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May 10, 2010

Recipe for bouktouf

Bouktouf

When you voted to try bouktouf from The Soup Peddler's Slow & Difficult Soups, I winced just a little bit. The recipe for this Algerian vegan soup calls for two bunches of cilantro, and I am one of those "cilantro tastes like soap" people. It turns out that the bright orange color isn't the only surprising thing about this soup; the addition of a large amount of lemon juice tames the flavor of the cilantro, in a good way, and gives the soup a lovely freshness.

Bouktouf

Here's the original recipe, word for word (because nobody could improve on it!). I cut the recipe in half when I made it, and ended up with 5 cups of soup. And I cooked it in a 5-quart Dutch oven.

Serves 6-8.

Ingredients

1 cup extra virgin olive oil
3 onions, chopped
2 potatoes, peeled and diced (I used Idaho potatoes)
3 large zucchini, diced
1/4 cup tomato paste
Juice of 4 lemons, or to taste
2 bunches cilantro, coarsely chopped, stems included
Salt (I used 1 tsp kosher salt)

Directions

Heat the oil in the bottom (where else?) of your soup pot over medium-high heat. The oil should form a deep puddle. Add the onions and sauté them slowly, longingly, until they are limpid, about 15 minutes.

Add the potatoes, zucchini, and tomato paste. Just barely cover with water, turn the heat to high, and cover. Once brought to a strong simmer, turn the heat down to medium-low.

When the potatoes are very soft and the zucchini has given itself to the soup, about 20 minutes, turn off the heat. Add the lemon juice and cilantro, and season to taste with salt. Using an immersion blender, purée the soup to a smooth consistency; alternatively, working in batches, pureé in a regular blender until smooth. The soup should shimmer in the ambient light. Serve hot or cold.

Print recipe only.

Comments

1
Posted by: Kirsten | May 10, 2010 at 12:16 AM

Wow! This sounds so amazing! Thanks for listening to your readers!

2
Posted by: Milton | May 10, 2010 at 06:17 AM

I cant wait to make this. THANKS A million...need to buy a blender first...grrr

3
Posted by: marcia | May 10, 2010 at 11:32 AM

wow, a CUP of oil that's not discarded after sauteing.....no wonder it "shimmers", eh? This one may have to wait until the winter when I'm not scrambling to fit into summer vacation clothes! Thanks for trying it for us.

4
Posted by: Kalynskitchen | May 10, 2010 at 11:39 AM

It sounds creamy and delicious, and of course the cilantro is a plus for me!

5
Posted by: Judy | May 10, 2010 at 12:04 PM

Thanks, Lydia! This looks and sounds amazing. I am one of those people who can't get enough cilantro! I actually voted for Shorbat rumman, but I ended up buying the book (through your Amazon link), so I can have my book and eat my bouktoof, too! The writing is delightful.

6
Posted by: CJ McD | May 10, 2010 at 12:35 PM

Sounds like a perfect soup. Right up my alley.

7
Posted by: Maria | May 10, 2010 at 02:09 PM

I am a cilantro lover and this soup looks fantastic!

8
Posted by: Lydia | May 10, 2010 at 03:06 PM

Kirsten, this was so much fun that I'm definitely planning to do it again. And I'll always listen to what my readers want.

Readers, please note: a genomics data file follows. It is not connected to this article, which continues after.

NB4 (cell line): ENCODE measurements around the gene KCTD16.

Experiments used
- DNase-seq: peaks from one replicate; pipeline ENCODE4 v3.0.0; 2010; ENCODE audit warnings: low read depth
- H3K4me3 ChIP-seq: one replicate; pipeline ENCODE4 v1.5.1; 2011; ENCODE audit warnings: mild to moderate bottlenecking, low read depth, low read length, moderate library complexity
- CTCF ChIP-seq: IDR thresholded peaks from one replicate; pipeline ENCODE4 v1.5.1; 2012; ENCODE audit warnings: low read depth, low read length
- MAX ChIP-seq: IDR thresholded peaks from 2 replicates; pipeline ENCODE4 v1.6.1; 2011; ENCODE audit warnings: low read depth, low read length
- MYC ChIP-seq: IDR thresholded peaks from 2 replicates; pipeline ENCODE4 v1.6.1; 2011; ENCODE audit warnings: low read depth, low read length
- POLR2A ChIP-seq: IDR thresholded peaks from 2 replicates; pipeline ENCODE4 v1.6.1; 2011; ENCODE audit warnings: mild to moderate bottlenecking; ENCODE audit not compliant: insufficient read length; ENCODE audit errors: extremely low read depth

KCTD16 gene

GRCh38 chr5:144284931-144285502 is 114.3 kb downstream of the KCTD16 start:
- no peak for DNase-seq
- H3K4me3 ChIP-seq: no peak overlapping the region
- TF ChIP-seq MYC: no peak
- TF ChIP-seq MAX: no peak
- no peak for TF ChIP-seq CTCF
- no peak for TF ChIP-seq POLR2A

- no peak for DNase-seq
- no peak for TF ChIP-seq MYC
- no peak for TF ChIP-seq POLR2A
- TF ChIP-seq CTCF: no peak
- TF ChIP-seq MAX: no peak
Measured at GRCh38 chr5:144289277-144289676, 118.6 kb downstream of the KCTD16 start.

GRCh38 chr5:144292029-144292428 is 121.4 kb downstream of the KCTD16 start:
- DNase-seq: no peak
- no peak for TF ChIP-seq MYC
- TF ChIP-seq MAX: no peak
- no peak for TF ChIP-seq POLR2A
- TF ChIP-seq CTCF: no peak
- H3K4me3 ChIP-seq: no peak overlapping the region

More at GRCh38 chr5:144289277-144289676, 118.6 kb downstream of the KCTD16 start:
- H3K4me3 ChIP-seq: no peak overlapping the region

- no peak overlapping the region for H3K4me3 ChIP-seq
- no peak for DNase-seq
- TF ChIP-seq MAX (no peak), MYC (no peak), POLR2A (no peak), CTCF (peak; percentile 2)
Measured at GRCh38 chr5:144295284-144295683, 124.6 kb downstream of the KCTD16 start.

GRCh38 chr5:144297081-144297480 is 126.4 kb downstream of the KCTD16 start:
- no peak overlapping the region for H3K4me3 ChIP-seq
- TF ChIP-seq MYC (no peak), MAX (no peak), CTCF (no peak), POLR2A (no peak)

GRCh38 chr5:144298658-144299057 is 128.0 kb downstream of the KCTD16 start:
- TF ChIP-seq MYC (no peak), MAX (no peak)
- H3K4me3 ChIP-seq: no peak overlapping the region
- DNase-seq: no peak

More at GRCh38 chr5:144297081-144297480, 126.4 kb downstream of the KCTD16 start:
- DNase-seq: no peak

Milton, a good immersion blender is less than $50, and will last a lifetime.

Marcia, I agree, it sounds like a lot of oil! When I made half the recipe, I did use half a cup of oil; it bathes the onions and then a lot is absorbed by the potatoes. You'll see.

Kalyn, Maria: This is a soup for cilantro lovers! Even so, I was surprised at how much I liked it, even though cilantro is definitely not at the top of my list.

Judy, I promise to make more soups from this cookbook in the future. And I know you'll enjoy the book; apart from being a good soup cookbook, it's a really fun read.

CJ, a perfectly delicious soup!

9
Posted by: Joan Nova | May 10, 2010 at 07:40 PM

Sounds really interesting. I'd like to try it one day.

10
Posted by: Can-Can | May 11, 2010 at 07:52 AM

Looks wonderful.
I bought a Kitchen Aid Immersion Blender for $19.95 at Target (in red to match my kitchen). It works just fine!

11
Posted by: Emily Martin | May 15, 2010 at 05:52 PM

This looks so delicious and like nothing I've tried before. The colour and description are so appetizing, I really want to give this a try!

12
Posted by: ms.wrecks | January 11, 2011 at 08:04 PM

i'm gonna have to say that i didn't love it...i followed the recipe as exact as possible (my grocery store is currently selling the world's largest cilantro bunches, so i had to guess as to what 2 bunches looked like to most people) and after it was done, i had to do a lot of doctoring, only to end up with a soup that tasted like a not so great tomato soup with too much lemon( and i love lemons, i eat them like oranges). bummer. i'm going to try using it as a topping for chicken and rice or similar and see if that tames the tanginess a bit.

13
Posted by: Brooke | April 13, 2011 at 08:38 PM

Just came back from a cold swim at Barton Springs and thought I would warm up with Soup Peddler soup at his new pop-in soup store I got the Bouktouf and it was SO freakin' good that I had to hunt for the recipe. Then found this site, and am tickled that Soup Peddler gets around so. Enjoy that Bouktouf and glad to know about Soup Chick!

14
Posted by: Julie M | January 5, 2013 at 06:50 PM

This is a wonderful soup! It killed my immersion blender, so I'd suggest just the blender batches. After reading about the strength/amount of the lemon juice...I opted to blend everything and slowly add the lemon juice. I used about a 1/2 cup of fresh lemon juice. I wanted to enjoy all the flavors. Thank you for the recipe!

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  • I'm Lydia Walshin, a longtime food writer who lives and cooks in a real log house. If I could, I'd eat Chinese noodles, grapes, ice cream and soup every day.
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